The site of the Dudley Flats ‘Bachelors Quarters’ on the side of the Railway Coal Canal,
close to Victoria Dock. Only single men lived here.

West Melbourne, front view of a Dudley Mansion, F Oswald Barnett, Housing Investigation and Slum Abolition Board, c 1935

2. Andrew Gregg

[The walk] brought a long-overlooked, drive-through, no man’s land to life. Learning about how a once fruitful paradisiacal landscape in pre-colonial times was turned into a dead, drained and poisoned dumpscape was sad as well as inevitable. We live overlooking this whole area (at the North Melbourne station) and will now look at it with a deepened imagination.

walking tour group listening to presenter
Photo credit: Andrew Gregg
walking tour group listening to presenter with melbourne city skyline in background
Photo credit: Andrew Gregg
Bulldozers at work, West Melbourne swamp, c 1960–63

The site close to the entrance to the West Melbourne Tip,
where Jack Peacock was the ‘King of Dudley Flats’ from the 1930s to the 1950s,
and where Elsie Williams spent her last days in 1942.

3. Teresa Savage

I learned a lot about the area I’ve often driven above! It made me think about how life must have been and yet how things haven’t always changed as much as we think. We still have homeless people – some of whom would not want to swap with a home owner.

remains of railway bridge support in water
Photo credit: Teresa Savage

The Railway Coal Canal, or Moonee Ponds Creek, marks the eastern shore of the former lagoon. The image shows the remains of a railway bridge that was used to dump locomotive coal ash on the Railway Tip, which was on the western bank of the canal.

William Street looking north-west from Lonsdale Street from the tower of Dr Fitzgerald’s residence, Lonsdale Street West, John Noone, 1863

Moonee Ponds Creek is named for the Moonee Moonee chain of ponds – the last and largest of the ponds was the tidal lagoon (the ‘blue lake’) that you can see in this photo.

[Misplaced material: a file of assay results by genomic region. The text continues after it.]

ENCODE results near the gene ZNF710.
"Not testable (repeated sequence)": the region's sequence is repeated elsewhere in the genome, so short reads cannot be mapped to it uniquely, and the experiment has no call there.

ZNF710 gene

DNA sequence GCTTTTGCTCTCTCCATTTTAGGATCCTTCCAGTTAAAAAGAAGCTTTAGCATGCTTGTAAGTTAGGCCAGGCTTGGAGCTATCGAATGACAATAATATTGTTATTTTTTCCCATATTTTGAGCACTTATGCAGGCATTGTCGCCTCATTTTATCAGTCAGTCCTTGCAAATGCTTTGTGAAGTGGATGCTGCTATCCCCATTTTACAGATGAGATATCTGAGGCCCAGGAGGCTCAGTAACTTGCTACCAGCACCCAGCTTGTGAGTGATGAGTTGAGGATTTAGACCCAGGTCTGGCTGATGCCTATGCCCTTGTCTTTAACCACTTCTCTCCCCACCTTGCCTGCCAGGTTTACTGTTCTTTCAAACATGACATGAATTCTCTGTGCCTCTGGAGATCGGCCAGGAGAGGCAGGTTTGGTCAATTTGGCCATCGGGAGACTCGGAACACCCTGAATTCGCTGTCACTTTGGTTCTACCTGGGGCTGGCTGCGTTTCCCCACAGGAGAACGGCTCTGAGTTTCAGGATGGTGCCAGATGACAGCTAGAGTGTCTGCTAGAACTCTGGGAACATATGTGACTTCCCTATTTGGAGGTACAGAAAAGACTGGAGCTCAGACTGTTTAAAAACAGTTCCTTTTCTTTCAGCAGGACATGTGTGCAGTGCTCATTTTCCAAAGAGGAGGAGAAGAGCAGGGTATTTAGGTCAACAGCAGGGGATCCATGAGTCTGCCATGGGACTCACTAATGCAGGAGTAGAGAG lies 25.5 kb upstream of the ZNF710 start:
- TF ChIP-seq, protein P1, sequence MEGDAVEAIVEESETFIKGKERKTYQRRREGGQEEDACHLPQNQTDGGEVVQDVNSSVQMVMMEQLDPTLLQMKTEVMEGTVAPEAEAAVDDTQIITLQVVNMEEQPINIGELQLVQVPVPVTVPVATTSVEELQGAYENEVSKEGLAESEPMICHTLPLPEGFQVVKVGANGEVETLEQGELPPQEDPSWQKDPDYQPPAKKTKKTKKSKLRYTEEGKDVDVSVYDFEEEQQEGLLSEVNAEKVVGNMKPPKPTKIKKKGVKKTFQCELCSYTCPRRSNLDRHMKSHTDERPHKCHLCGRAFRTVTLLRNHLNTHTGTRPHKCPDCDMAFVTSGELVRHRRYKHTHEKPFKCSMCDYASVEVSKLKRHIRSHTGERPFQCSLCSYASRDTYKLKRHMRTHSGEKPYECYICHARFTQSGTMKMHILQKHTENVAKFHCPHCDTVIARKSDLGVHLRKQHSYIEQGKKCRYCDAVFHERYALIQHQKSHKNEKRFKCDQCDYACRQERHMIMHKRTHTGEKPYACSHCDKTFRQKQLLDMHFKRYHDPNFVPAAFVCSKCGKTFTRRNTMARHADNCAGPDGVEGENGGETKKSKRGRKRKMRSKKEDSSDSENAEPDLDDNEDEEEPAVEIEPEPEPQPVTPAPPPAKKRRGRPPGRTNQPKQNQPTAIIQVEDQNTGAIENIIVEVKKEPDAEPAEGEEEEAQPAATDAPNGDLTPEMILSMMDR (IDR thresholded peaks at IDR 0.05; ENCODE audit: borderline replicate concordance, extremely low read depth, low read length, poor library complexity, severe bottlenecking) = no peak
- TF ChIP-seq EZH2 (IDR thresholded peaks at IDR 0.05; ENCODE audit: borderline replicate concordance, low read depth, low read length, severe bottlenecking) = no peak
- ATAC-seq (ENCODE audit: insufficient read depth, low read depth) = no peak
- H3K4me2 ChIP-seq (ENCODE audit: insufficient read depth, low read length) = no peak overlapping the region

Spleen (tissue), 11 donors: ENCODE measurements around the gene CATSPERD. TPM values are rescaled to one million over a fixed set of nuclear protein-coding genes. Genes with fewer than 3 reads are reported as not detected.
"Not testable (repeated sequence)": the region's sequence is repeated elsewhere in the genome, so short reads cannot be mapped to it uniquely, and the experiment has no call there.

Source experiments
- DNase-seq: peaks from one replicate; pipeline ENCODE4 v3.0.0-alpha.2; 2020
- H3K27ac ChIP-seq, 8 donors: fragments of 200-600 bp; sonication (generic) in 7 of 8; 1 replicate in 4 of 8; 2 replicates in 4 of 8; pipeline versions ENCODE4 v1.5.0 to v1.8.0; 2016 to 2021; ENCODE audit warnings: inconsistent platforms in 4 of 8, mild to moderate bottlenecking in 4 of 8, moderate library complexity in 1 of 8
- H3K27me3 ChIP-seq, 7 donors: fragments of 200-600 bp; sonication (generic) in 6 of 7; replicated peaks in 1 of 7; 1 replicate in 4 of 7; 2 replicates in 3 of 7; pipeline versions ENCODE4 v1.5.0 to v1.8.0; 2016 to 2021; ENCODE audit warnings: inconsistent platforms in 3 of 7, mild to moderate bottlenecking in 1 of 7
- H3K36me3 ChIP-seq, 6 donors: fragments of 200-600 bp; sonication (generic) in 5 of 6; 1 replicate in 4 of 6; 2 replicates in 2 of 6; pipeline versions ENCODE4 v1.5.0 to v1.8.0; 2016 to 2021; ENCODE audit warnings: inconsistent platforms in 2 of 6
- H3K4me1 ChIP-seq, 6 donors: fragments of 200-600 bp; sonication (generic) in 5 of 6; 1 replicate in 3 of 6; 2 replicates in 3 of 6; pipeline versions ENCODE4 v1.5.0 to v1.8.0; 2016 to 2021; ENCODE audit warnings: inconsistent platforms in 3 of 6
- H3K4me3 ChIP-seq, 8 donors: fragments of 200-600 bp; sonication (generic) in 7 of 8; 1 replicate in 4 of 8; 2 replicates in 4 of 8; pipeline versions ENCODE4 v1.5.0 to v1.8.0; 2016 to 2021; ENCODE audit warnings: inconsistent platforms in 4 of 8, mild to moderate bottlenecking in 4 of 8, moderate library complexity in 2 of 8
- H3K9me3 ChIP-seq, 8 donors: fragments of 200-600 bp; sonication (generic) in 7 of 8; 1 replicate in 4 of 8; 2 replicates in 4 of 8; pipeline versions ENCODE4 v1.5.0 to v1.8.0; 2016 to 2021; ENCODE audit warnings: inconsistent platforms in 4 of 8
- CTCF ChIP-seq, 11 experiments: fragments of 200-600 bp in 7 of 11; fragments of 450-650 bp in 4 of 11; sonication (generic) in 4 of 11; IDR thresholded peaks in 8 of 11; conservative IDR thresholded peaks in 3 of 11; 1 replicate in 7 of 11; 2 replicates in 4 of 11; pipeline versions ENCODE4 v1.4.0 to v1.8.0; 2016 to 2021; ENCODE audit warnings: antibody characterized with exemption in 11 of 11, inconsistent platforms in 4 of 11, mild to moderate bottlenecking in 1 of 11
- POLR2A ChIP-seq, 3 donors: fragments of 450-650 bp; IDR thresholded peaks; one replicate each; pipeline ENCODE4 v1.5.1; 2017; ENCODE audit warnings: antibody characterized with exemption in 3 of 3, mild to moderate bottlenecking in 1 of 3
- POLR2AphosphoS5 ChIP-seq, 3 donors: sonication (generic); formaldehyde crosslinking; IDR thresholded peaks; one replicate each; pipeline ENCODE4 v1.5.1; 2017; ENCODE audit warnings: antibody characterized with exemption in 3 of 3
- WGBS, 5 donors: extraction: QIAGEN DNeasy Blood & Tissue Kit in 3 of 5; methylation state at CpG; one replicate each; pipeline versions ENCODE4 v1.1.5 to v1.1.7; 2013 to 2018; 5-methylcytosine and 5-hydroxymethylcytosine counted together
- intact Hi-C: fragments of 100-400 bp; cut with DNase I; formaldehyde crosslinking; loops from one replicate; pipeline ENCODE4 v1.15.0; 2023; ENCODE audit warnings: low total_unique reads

view across water shows stack of containers
Photo credit: Teresa Savage
From Sail traders of Port Phillip and Victoria, Bob Leek, Scuttlebutt Press, 2008

The Maribyrnong River from the site where it once intersected with the Yarra, which was diverted into the Coode Canal in the 1880s. When the Yarra’s original course was eventually filled in during the 1920s, Lauder Rogge’s schooner was stranded there.

4. Carol Pelham Thorman

The tour sparked the memory of my own wild west adventure…

In the 1970s, when my contemporaries were documenting their full-grain lentil lives in Carlton share houses, I branched out, towards the wild and uncharted west of the city. There a house could be bought for only two times my humble yearly income; however, lentils were unattainable. Imagine! South Kensington.

With only a bike for travel, I discovered a labyrinth of private roads, footbridges, hidden paths, over- and underpasses. They opened up the unfamiliar territory that would become my neighbourhood; the busy heavy industrial sites next to forgotten wastelands and encroaching residential pockets, the truck-laden roads and impenetrable railways.

Access was never a straight path. It is only now, when I can google map the area, that the proximity of sites and their patchwork of hurdles and obstacles is truly apparent.

Today, I wonder how many of those living remotely high above the ground in Docklands explore beyond the gentrified precincts of Harbour Town?

5. Margaret McVey

Dudley Flats comes alive when one hears the story of the characters who once lived and worked on the banks of the Yarra.

view from under freeway overpass
Photo credit: Margaret McVey

The site of the Dudley Flats shanty town from the early 1930s to the early 1940s

Podcast

To go on a virtual walking tour of West Melbourne’s lost wetlands, hear David Sornig’s Blue lake podcast on Radio National’s History listen program.